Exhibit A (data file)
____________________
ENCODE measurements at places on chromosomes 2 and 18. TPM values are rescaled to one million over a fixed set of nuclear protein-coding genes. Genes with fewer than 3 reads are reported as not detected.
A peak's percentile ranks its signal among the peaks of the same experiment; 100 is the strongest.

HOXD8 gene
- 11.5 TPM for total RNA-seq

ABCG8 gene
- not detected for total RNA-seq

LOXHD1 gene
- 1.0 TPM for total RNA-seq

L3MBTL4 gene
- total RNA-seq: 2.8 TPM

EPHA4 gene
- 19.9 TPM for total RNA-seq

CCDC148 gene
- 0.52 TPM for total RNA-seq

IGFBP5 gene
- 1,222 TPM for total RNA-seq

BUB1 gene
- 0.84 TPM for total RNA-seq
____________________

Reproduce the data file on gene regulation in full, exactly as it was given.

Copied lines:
ENCODE measurements at places on chromosomes 2 and 18. TPM values are rescaled to one million over a fixed set of nuclear protein-coding genes. Genes with fewer than 3 reads are reported as not detected.
A peak's percentile ranks its signal among the peaks of the same experiment; 100 is the strongest.

HOXD8 gene
- 11.5 TPM for total RNA-seq

ABCG8 gene
- not detected for total RNA-seq

LOXHD1 gene
- 1.0 TPM for total RNA-seq

L3MBTL4 gene
- total RNA-seq: 2.8 TPM

EPHA4 gene
- 19.9 TPM for total RNA-seq

CCDC148 gene
- 0.52 TPM for total RNA-seq

IGFBP5 gene
- 1,222 TPM for total RNA-seq

BUB1 gene
- 0.84 TPM for total RNA-seq